New Report to End All Reports

Mike or Penny Novack mpnovack at
Thu May 19 17:59:17 EDT 2016

On 5/18/2016 8:51 PM, John Ralls wrote:
>> On May 18, 2016, at 7:03 AM, Aaron Laws <dartme18 at> wrote:
>> On Tue, May 17, 2016 at 5:22 PM, John Ralls <jralls at <mailto:jralls at>> wrote:
>> The Balance Sheet report shows you net worth. You probably didn't recognize it because the accounting word for it is "equity". Recall that the accounting equation is Assets = Liabilities + Equity*, so by associativity Equity = Assets - Liabilities.
>> When we say Assets = Liabilities + Equity, it means All Assets = All Liabilities + All Equity. This works if I include all (non-$0) assets, liabilities and equity, and do so when there are no revenues nor expenses (just after closing the books). At any other time, or in any other way, that equation doesn't hold, and even in that specific case, it's not the information I'm seeking.

A bit of history (and you have NOT looked at the balance sheet carefully 

a) In double entry bookkeeping, originally there were no accounts of 
type income or expense. Transactions were immediately entered against 
equity. That made it possible to quickly/easily determine net worth at 
any moment, but all information about how income or expense categories 
were grouped was lost << I am talking several hundred years ago >> Then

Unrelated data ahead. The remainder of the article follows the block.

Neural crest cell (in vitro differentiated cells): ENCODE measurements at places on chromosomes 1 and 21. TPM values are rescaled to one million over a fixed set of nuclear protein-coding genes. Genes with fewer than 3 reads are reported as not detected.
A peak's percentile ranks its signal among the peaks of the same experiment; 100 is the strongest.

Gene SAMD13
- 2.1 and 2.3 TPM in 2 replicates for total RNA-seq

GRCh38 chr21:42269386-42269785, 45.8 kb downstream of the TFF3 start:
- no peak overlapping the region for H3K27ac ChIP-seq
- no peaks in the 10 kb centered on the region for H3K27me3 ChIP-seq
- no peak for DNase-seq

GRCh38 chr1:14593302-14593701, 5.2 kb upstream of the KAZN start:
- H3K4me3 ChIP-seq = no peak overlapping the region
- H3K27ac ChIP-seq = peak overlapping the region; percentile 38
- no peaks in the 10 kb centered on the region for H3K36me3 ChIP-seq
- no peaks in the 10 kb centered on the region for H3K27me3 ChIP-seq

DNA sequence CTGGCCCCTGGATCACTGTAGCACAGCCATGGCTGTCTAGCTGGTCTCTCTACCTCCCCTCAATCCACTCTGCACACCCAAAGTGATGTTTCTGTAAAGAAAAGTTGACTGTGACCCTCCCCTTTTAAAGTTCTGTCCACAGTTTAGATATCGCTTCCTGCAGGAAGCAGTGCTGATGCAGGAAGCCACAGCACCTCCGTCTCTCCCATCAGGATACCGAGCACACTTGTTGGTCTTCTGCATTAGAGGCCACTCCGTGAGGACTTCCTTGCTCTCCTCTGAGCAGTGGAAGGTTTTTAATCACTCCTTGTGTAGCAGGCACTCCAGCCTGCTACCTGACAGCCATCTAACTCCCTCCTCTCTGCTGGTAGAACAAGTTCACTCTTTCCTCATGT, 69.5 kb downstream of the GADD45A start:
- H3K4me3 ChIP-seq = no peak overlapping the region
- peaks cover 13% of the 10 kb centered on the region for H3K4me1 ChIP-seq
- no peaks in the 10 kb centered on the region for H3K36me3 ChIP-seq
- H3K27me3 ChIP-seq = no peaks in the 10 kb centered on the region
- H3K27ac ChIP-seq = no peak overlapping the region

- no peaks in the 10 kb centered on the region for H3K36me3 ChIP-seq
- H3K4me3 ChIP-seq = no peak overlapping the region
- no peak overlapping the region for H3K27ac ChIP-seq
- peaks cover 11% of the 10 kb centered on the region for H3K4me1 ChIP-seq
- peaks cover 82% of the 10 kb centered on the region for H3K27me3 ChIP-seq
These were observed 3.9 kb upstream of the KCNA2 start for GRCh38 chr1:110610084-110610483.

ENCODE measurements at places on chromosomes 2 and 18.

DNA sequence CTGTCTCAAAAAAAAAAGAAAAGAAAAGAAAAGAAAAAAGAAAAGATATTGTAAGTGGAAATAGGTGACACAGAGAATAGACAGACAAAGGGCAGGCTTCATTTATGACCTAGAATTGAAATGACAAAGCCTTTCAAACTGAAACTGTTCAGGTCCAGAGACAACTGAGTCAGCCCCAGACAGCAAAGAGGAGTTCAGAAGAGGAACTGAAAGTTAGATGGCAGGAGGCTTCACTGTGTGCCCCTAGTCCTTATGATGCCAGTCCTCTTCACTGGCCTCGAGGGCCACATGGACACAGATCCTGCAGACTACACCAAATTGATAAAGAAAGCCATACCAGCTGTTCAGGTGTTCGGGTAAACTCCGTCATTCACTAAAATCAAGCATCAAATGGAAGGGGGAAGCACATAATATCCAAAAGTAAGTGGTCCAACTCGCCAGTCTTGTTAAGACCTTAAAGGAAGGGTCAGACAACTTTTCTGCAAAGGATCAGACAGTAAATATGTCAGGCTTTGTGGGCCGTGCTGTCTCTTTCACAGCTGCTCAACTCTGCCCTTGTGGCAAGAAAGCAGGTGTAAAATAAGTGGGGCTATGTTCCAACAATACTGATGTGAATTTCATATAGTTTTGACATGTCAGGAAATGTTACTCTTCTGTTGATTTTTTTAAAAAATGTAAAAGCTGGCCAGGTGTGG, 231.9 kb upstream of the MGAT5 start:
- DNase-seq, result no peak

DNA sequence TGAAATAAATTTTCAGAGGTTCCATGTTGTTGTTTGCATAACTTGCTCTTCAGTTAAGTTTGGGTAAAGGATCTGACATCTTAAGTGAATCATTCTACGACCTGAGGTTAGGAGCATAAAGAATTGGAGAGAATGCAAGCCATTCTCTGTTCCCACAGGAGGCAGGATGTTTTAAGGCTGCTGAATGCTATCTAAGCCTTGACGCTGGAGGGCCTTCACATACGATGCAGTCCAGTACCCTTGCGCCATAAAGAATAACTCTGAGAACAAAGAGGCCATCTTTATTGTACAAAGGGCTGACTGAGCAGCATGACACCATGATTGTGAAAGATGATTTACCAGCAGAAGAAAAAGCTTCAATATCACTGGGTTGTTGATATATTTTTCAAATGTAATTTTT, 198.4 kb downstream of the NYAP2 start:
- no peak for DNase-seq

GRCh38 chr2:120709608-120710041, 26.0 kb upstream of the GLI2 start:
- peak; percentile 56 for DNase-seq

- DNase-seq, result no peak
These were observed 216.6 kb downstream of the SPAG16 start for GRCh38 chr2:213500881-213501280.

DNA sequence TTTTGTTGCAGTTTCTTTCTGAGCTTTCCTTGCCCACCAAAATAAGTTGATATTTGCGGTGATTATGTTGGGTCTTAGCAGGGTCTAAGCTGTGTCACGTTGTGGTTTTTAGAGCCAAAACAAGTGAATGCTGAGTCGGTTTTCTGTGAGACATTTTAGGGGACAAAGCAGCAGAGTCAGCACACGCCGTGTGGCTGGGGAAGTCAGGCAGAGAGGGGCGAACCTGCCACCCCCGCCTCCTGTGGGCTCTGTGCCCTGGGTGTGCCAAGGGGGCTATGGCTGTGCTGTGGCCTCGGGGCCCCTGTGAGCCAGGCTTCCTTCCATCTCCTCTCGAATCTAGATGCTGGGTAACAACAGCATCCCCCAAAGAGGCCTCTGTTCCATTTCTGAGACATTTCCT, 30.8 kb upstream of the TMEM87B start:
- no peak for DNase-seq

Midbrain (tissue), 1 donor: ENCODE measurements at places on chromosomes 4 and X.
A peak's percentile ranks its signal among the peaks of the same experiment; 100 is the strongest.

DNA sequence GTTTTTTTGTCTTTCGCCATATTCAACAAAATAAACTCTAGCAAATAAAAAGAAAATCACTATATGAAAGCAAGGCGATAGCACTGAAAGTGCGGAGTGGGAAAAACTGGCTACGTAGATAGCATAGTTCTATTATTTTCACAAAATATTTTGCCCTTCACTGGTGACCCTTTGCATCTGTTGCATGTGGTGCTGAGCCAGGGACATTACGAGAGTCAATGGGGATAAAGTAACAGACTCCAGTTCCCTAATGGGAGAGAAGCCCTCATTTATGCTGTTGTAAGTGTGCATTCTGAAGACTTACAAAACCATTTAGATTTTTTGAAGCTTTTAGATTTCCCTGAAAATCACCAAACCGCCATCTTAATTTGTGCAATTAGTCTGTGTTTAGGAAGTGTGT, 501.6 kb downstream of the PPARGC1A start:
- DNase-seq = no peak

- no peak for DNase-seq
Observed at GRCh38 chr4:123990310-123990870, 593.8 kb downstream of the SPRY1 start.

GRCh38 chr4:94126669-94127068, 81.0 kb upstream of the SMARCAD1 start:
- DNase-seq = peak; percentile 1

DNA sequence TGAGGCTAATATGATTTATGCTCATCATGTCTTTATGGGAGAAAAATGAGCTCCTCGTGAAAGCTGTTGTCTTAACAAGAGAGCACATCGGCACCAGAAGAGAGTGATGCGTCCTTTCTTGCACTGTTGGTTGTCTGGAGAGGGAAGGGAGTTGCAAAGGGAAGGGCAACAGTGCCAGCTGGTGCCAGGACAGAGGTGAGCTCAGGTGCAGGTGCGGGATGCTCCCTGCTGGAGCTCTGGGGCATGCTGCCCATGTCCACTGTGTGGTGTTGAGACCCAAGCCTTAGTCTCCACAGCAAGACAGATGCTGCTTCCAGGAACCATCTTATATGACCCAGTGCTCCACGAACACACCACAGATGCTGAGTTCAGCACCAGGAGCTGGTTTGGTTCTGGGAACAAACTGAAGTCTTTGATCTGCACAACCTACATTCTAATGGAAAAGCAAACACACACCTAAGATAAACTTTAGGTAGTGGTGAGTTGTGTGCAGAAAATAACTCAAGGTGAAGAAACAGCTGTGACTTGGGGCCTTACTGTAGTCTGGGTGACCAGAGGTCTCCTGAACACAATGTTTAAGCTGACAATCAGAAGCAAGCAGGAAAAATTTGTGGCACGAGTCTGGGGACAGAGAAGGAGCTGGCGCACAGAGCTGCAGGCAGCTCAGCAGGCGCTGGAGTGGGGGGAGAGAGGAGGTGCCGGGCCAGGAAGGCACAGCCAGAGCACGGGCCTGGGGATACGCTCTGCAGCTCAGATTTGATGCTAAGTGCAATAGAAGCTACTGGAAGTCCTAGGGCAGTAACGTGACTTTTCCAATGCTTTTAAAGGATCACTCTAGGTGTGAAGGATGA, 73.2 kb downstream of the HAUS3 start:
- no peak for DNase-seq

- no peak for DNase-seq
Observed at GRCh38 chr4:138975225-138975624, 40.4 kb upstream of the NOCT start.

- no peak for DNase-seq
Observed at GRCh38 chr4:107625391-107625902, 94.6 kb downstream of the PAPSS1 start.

somebody got the bright idea to introduce accounts of type income and 
expense, actually temporary accounts of fundamental type equity. That 
allowed information about categories of income and expense to be seen. 
Then these (temporary) accounts were closed to another temporary account 
of type equity called "profit and loss report" and then finally that was 
close to equity itself (by the net gain or loss amount). That was the 
process of closing the books in the days of pen and ink on paper << and 
how I myself learned bookkeeping >>

b) Take closer look at the balance sheet under equity. Do you not see 
there a line for which you do not have an actual account? One that has 
the amount of the net of all income and expense accounts << it will 
either be a gain or a loss >>

The equation is always valid. The accounts of type income and expense 
are part of the equity side.

Michael D Novack

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